September 14, 2010

Pâte Sablée Chocolate Almond Cookies

I cannot wait to make these cookies again as Christmas gifts. They’re chocolate almond cookies, but the chocolate flavor dominates. The almond makes them very pretty though. Not to mention that they are crunchy and rich and it's absolutely impossible to have only one.

Okay, I have to give credit to cherryonacake.blogspot.com. But I rewrote the whole recipe and altered it significantly. Including the measurements—a labor intensive process. I can’t do ounces for volume. That is just crazy. So look at mine. These have a name I’m pretty sure, but I can’t come up with it. They are very reminiscent to me for some reason. I knew how exactly they’d taste before I made them. Isn’t that strange when that happens?

I recommend getting your hands on some quality cocoa powder. Hershey’s, though I love it, just won’t be the same. You need a cocoa powder that will be very fine, smooth, and silky. You’ll understand once you see it. The one I have is Italian, I have no idea what it’s called. But it’s such a rich color, with a reddish quality. It looks like the pigments Clyfford Still used in his paintings. I bought about ¼ kilo of it last Christmas from my local fancy rip-off baking supply store. Not sure if they’ll do that kind of drug dealing-esque bartering in the States (opening the original bag and putting it into another--sounds like some kind of health code violation to me). This is one of the advantages to being in a foreign country. I read recently that it’s impossible to find raw almonds in California these days, because of some pasteurization law that was recently passted. (Sorry, couldn’t resist.) Anyone know if that’s true?

On with the cookies! Las galletas malitas.

Ingredients:

1 ½ cups of flour
1 scant cup cup of cocoa powder
1 tsp. of baking powder
1 tsp. salt
1/2 cup of cold butter (115g approx.)
3/4 cup sugar
1 egg, beaten
1 tsp. vanilla extract
1 cup of sliced almonds (1/2 for rolling, ½ for mix)

You’ll need one large bowl and one small bowl, a sifter (mesh sieve), and maybe a spatula, depending on how messy you want to get. Food processor helped me out too, but it’s not essential.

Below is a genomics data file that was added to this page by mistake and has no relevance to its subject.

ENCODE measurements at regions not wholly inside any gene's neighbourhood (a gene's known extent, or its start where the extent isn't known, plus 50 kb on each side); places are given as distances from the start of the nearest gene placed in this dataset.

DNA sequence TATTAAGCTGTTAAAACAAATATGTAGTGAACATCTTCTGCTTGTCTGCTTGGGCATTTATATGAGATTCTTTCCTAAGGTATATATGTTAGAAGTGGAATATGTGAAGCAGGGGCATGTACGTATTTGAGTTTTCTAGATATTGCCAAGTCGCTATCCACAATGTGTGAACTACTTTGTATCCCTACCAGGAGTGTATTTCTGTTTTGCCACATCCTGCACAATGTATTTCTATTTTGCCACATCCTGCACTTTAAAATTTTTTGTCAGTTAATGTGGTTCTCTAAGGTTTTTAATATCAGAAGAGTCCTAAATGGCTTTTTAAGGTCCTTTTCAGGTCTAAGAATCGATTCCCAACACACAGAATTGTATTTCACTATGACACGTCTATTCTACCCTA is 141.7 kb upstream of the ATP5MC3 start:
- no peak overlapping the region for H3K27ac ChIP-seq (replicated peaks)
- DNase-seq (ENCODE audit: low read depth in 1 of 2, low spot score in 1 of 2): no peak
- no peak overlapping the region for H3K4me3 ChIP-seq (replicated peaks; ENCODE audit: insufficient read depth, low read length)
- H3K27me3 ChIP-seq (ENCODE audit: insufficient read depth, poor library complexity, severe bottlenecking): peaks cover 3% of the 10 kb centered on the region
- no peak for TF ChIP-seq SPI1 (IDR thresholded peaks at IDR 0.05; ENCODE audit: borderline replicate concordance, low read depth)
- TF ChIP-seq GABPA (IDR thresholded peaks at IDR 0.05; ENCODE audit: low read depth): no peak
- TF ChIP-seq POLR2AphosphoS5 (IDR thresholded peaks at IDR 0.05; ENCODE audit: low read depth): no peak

--Pulse half of the almonds in food processor, or just crush by hand into tiny pieces.
--Sift the flour, cocoa powder, salt, and baking powder together in a large bowl. Cut the butter into small pieces and mix it into the dry ingredients with your hands, until you achieve a gritty, sandy, texture. (I ended up putting this in the food processor to get that consistency. But they say you can do it with your hands. I took it out afterward.)
--Mix with almonds.
--Then, mix the sugar through evenly, and add the beaten egg and vanilla to the mix. Stir it around with a spatula or your hands. (It’s going to seem too powdery and not dough-like, but it’ll work. It’s just the nature of the cookie.)
--Now roll it into balls, and then into logs. You’ll get two long logs or several shorter ones. If you want the cookies to be bigger, make thicker logs. (I like them bite-size to have with coffee or milk. Or as gifts. Roll them around in the other half of the almonds.)
--Refrigerate about half an hour to an hour—depending on how cold your fridge is—until firm. (You could leave it in there overnight or for a day or two, well wrapped, if you want to make them later.)
--Preheat oven to 190 C when you start getting antsy to make them.
--Remove dough logs, and slice with a sharp knife, about ¾ of an inch thick.
--Bake for about 25 minutes. (For high altitude. It’s probably around 13-15 minutes at a lower altitude.)
--The cookies will be pretty soft to the touch when you take them out of the oven. Don’t let this fool you. They will harden by cooling. They’re supposed to be crunchy, but not rock-solid.

After two days, the taste and crunchiness seems to fade, even though I stored them in airtight containers. So I’d recommend eating them right out of the oven or the next day.

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